The possible bad side effect of having a pr0n mode is to lull users into a false sense of security that everything they are doing online is private; pr0n mode will do nothing against DPI.
Techies tend to jump towards technical solutions to political problems. Sometimes that works - at least for a period of time. Sometimes, it just isn't enough. There needs to be more robust privacy legislation in the UK. We really need to have a discussion about acceptable business practices with respect to privacy and data protection.
Check out BT's latest nastiness:
I've always had Firefox set to keep my history for 0 days, keep cookies until the end of the session only, not save passwords or auto-remember form data, and to purge all private data when closed.
I started doing this to escape the tracking cookies for all the advertisers and I just don't trust a cache of all my passwords on a browser to be safe.
So by default I have a "porn" mode already, with the added perk that at least unlike the IE8 mode my browsing history really isn't there as opposed to being inaccessible. The Firefox mode sounds mostly like what I'm doing already.
So what's next? Any time I don't have a visible browsing history will the fingers start pointing from the moral police?
Your argument about Linux is irrelevant as the same is true on Win XP and OSX too. Doesn't mean you (meaning a single user) do not want multiple profiles.
I use Linux too, and you just need to run the profile manager to create and/or use a different profile for whatever, ahem, purpose you like.
It's a very useful feature that, as a developer, I find very useful. In my day to day development profile, I have firebug and a heap of other extensions, but in my testing profile, it's clean as a whistle.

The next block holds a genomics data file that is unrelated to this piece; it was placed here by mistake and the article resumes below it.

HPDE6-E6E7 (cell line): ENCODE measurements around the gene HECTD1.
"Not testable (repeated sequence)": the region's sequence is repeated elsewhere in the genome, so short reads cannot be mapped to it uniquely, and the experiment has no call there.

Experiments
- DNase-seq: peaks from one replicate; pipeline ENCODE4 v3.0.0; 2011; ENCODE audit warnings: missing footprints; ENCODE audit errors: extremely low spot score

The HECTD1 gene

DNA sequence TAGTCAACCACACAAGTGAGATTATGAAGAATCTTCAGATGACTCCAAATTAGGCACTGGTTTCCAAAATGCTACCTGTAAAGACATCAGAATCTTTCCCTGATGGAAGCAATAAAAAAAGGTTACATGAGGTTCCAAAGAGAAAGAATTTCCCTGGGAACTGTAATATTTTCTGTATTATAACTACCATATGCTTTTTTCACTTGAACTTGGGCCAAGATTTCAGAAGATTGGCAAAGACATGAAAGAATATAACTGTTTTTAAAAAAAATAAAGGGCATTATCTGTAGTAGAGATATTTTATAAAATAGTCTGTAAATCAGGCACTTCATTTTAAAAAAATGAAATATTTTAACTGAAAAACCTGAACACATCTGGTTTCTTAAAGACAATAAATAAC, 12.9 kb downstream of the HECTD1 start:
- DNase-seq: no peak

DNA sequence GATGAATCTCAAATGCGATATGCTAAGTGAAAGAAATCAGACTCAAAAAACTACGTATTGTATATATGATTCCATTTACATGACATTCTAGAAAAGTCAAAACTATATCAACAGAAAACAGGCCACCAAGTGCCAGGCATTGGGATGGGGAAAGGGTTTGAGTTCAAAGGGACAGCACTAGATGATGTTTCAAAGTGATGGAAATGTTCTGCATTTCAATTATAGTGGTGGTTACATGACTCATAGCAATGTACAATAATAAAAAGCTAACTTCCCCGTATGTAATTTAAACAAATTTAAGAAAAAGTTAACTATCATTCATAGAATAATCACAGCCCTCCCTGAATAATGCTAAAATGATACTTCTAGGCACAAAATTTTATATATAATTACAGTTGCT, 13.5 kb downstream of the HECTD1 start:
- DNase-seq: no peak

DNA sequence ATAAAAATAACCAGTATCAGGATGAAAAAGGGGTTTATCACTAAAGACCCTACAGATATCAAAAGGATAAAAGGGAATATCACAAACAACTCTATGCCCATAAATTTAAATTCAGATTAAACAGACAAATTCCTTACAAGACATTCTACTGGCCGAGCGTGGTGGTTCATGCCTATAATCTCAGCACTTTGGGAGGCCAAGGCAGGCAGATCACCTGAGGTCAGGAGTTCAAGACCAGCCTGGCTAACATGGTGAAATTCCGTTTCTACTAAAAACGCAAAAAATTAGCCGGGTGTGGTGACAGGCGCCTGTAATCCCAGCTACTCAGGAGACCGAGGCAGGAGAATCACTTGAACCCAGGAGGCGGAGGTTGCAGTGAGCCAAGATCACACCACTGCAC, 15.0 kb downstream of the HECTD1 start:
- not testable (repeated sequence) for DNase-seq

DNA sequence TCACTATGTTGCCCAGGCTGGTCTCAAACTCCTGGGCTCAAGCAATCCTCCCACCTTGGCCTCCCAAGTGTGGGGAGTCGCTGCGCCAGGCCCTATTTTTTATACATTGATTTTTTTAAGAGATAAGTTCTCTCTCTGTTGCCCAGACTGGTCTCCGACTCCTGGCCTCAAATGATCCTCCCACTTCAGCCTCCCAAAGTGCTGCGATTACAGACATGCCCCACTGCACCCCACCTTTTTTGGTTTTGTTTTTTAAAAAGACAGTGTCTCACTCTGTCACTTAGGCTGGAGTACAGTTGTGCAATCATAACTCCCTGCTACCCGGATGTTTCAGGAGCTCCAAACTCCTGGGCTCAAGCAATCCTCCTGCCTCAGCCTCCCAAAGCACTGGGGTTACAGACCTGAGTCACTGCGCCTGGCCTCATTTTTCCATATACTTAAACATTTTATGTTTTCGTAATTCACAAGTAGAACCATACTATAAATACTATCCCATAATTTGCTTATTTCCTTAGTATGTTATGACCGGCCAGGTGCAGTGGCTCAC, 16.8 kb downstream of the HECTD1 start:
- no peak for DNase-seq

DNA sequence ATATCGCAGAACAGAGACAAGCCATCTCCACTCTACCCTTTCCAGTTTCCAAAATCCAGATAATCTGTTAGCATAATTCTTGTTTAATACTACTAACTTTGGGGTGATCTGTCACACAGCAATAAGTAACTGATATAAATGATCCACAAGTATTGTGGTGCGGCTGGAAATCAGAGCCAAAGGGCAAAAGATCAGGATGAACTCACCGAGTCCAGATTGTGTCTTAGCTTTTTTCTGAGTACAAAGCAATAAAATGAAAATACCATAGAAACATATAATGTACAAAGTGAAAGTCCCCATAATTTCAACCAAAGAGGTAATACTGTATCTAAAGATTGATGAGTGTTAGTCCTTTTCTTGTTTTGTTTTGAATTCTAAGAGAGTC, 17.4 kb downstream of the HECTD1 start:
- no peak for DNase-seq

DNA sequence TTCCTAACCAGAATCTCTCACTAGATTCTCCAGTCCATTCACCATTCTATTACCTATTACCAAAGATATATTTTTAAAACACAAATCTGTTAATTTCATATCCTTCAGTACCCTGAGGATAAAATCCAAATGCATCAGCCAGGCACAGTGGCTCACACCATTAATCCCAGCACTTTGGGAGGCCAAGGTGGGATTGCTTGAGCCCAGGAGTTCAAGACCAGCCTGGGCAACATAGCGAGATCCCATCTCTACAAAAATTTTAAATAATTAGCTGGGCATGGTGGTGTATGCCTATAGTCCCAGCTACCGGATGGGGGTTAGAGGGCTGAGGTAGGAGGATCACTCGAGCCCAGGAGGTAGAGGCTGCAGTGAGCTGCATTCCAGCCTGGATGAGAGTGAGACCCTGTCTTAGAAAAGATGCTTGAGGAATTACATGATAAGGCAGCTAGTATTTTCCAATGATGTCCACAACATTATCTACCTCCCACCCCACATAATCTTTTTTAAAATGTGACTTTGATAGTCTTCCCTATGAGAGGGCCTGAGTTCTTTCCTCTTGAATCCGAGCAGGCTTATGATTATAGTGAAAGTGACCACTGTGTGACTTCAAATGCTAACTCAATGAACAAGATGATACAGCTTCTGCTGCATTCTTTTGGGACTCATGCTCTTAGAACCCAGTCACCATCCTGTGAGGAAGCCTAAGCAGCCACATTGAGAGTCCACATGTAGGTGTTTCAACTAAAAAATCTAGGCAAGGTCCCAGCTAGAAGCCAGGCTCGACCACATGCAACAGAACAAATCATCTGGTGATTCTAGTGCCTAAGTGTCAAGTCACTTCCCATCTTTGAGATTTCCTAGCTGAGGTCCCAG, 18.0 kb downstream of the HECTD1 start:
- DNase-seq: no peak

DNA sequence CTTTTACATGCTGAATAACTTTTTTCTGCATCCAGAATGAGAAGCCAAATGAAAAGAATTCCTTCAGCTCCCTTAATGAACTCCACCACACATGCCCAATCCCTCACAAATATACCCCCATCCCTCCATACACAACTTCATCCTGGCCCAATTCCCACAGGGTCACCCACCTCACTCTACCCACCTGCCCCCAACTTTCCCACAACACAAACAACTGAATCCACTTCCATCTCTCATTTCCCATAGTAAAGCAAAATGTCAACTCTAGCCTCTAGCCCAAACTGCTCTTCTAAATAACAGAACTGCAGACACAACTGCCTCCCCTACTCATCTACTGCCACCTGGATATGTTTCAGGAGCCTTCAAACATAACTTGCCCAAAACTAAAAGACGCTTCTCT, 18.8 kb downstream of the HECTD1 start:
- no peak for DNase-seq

Combine with MOZ_NO_REMOTE=1 env var and you can run two instances at the same time.
For network administrators to ban it from their networks. Let's see: it doesn't respect network policy settings, and NOW it has a porn mode that means it won't even record the sites people go to so you can't catch employees except with firewall logs (which don't show which account actually accessed it in most cases), and there's no real way for network administrators to lock this feature out. Yep, I'd ban it.
As mentioned once or twice above, surely setting FF/Op/whatever to clear private data at end of each session is just as effective (so long as it does do what it says, always useful to use CCleaner just to mop up any loose ends). Also, just don't surf porn at work you filthy gits! Surely you can wait until you get home? Seriously guys.
Yeah - what Pierre said
This is all options available anyway so its just a new button to change a profile of preferences
Of course being Firefox if it aint an AddOn then it aint anything. How a browser which encourages users to install a massive variety of various quality add-ons and plug-ins gets to be so popular amongst the anti-MS crowd is laughable.
Thank you. I share your opinion completely. Firefox is feature-poor and clunky. It starts slower than IE and most other browsers, and the user interface can best be described as "poor". The vaunted tabbed browsing relies on a tiny button buried among similar-looking buttons to open a new tab. Or a keyboard shortcut (CTRL+T) that's inconvenient and uncomfortable to hit. And once you start adding features to it with addons, guess what? It slows down everything because a major portion of each addon must be loaded at all times and webpages are processed through the addons. And ANY one of these addons may compromise the security of your computer. Wow, that's a LOT better than IE where you only require Flash, Java, and Silverlight and you have more features than Firefox ever had.
Yep managing your own network and enforcing your Internet policies is now going to be a nightmare.
Unless Firefox finally comes with the capability to lock it down in GPO I will have no choice but to remove it from our network. Given we still have Windows 2000 machines in some places still I wouldn't exactly fall head over heels with those people using IE6 again. (The Horror, the horror).
At this rate it would be safer to ban the Internet at work and bring us back to the old days.